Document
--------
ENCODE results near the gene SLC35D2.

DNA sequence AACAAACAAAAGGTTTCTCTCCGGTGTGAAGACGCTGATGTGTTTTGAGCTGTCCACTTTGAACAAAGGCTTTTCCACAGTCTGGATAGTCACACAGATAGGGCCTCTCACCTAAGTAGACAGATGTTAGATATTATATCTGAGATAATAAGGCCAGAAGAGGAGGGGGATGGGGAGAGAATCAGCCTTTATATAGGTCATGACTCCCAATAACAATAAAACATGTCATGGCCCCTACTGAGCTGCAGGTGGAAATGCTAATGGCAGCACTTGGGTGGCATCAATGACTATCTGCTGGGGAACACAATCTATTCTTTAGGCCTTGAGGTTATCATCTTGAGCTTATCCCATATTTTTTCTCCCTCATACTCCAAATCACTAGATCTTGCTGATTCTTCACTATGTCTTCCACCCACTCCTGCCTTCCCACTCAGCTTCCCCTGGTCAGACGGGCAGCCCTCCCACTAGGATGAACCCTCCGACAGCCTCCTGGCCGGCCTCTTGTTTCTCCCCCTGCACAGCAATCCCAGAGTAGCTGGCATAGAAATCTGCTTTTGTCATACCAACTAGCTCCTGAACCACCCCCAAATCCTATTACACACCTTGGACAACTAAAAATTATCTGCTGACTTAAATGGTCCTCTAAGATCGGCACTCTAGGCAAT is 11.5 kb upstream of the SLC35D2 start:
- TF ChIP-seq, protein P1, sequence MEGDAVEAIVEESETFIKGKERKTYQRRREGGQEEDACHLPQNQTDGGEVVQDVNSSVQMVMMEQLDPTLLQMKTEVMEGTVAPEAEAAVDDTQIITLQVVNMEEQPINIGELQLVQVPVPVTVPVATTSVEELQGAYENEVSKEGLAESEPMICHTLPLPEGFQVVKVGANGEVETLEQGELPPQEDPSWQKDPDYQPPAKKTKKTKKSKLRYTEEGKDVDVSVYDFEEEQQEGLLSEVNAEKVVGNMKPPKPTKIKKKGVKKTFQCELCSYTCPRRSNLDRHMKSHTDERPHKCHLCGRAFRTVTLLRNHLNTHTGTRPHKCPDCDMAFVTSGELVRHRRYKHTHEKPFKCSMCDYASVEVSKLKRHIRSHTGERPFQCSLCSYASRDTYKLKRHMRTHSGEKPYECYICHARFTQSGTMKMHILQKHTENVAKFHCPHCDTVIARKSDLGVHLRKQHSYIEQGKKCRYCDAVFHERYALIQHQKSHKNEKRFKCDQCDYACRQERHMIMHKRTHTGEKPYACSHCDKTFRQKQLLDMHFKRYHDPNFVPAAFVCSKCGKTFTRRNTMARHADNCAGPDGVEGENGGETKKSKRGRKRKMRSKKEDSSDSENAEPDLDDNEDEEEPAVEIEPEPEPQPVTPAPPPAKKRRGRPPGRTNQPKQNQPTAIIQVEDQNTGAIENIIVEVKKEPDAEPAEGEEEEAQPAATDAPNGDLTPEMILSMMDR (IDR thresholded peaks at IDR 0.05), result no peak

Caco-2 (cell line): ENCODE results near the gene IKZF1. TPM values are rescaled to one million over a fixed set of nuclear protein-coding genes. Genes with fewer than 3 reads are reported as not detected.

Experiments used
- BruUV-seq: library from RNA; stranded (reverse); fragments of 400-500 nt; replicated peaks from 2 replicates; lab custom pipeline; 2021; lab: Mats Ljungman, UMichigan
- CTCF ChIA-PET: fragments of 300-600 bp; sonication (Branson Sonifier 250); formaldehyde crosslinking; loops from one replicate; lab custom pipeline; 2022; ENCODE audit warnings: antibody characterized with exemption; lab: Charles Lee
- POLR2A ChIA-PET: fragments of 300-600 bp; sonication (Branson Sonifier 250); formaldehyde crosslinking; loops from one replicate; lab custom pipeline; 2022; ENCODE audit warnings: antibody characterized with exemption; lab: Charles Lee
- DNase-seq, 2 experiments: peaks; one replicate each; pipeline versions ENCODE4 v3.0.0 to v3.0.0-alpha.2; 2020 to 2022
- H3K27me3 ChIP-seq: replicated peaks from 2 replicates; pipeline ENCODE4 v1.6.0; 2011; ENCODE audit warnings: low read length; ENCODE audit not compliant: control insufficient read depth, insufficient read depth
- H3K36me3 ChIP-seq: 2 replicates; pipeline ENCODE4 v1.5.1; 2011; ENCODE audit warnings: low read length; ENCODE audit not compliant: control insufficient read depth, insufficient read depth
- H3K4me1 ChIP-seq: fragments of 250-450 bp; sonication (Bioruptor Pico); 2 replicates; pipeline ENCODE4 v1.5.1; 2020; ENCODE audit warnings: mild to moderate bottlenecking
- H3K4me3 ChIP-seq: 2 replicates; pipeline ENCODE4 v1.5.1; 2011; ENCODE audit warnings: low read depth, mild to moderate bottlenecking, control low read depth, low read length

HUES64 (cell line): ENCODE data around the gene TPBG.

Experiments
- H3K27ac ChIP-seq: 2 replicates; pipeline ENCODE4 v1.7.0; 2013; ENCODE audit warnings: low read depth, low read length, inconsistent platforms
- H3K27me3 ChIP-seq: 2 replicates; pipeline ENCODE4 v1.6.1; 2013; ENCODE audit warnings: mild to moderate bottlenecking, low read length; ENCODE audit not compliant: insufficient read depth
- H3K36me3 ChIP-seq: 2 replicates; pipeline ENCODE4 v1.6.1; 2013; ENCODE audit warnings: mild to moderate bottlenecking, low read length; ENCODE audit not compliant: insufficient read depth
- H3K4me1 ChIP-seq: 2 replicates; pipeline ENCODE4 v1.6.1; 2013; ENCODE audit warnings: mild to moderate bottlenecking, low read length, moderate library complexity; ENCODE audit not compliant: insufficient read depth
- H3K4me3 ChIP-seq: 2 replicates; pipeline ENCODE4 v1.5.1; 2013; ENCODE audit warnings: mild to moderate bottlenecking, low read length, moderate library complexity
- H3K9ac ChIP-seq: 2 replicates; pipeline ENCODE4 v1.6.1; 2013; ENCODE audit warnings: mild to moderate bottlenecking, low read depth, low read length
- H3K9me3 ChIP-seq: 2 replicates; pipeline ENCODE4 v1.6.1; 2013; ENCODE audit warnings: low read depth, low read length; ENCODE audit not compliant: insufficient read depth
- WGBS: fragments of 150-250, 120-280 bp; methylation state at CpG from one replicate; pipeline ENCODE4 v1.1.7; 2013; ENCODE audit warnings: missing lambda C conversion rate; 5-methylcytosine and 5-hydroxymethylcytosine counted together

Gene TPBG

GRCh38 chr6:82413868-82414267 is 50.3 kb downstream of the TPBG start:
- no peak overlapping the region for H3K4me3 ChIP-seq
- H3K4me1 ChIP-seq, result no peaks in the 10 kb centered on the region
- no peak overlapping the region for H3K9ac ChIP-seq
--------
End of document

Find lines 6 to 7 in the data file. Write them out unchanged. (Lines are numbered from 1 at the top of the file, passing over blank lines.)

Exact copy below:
- BruUV-seq: library from RNA; stranded (reverse); fragments of 400-500 nt; replicated peaks from 2 replicates; lab custom pipeline; 2021; lab: Mats Ljungman, UMichigan
- CTCF ChIA-PET: fragments of 300-600 bp; sonication (Branson Sonifier 250); formaldehyde crosslinking; loops from one replicate; lab custom pipeline; 2022; ENCODE audit warnings: antibody characterized with exemption; lab: Charles Lee